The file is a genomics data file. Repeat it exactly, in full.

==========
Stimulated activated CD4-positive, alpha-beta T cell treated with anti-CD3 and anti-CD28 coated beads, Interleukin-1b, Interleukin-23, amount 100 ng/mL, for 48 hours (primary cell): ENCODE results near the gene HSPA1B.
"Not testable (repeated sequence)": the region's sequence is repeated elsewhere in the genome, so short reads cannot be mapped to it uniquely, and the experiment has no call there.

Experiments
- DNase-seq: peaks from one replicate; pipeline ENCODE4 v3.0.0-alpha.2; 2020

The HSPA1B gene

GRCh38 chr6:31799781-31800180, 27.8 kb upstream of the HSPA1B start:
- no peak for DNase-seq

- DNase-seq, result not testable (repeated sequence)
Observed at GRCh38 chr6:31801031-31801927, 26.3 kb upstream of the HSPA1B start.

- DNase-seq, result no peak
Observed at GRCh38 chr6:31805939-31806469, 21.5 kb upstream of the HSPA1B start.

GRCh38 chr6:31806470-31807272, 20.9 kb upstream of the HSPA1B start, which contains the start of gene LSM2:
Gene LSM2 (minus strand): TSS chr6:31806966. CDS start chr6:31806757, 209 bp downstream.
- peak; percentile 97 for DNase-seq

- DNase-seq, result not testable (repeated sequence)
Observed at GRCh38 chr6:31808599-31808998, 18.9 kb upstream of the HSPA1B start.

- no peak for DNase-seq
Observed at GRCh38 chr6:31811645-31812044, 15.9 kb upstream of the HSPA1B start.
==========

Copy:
Stimulated activated CD4-positive, alpha-beta T cell treated with anti-CD3 and anti-CD28 coated beads, Interleukin-1b, Interleukin-23, amount 100 ng/mL, for 48 hours (primary cell): ENCODE results near the gene HSPA1B.
"Not testable (repeated sequence)": the region's sequence is repeated elsewhere in the genome, so short reads cannot be mapped to it uniquely, and the experiment has no call there.

Experiments
- DNase-seq: peaks from one replicate; pipeline ENCODE4 v3.0.0-alpha.2; 2020

The HSPA1B gene

GRCh38 chr6:31799781-31800180, 27.8 kb upstream of the HSPA1B start:
- no peak for DNase-seq

- DNase-seq, result not testable (repeated sequence)
Observed at GRCh38 chr6:31801031-31801927, 26.3 kb upstream of the HSPA1B start.

- DNase-seq, result no peak
Observed at GRCh38 chr6:31805939-31806469, 21.5 kb upstream of the HSPA1B start.

GRCh38 chr6:31806470-31807272, 20.9 kb upstream of the HSPA1B start, which contains the start of gene LSM2:
Gene LSM2 (minus strand): TSS chr6:31806966. CDS start chr6:31806757, 209 bp downstream.
- peak; percentile 97 for DNase-seq

- DNase-seq, result not testable (repeated sequence)
Observed at GRCh38 chr6:31808599-31808998, 18.9 kb upstream of the HSPA1B start.

- no peak for DNase-seq
Observed at GRCh38 chr6:31811645-31812044, 15.9 kb upstream of the HSPA1B start.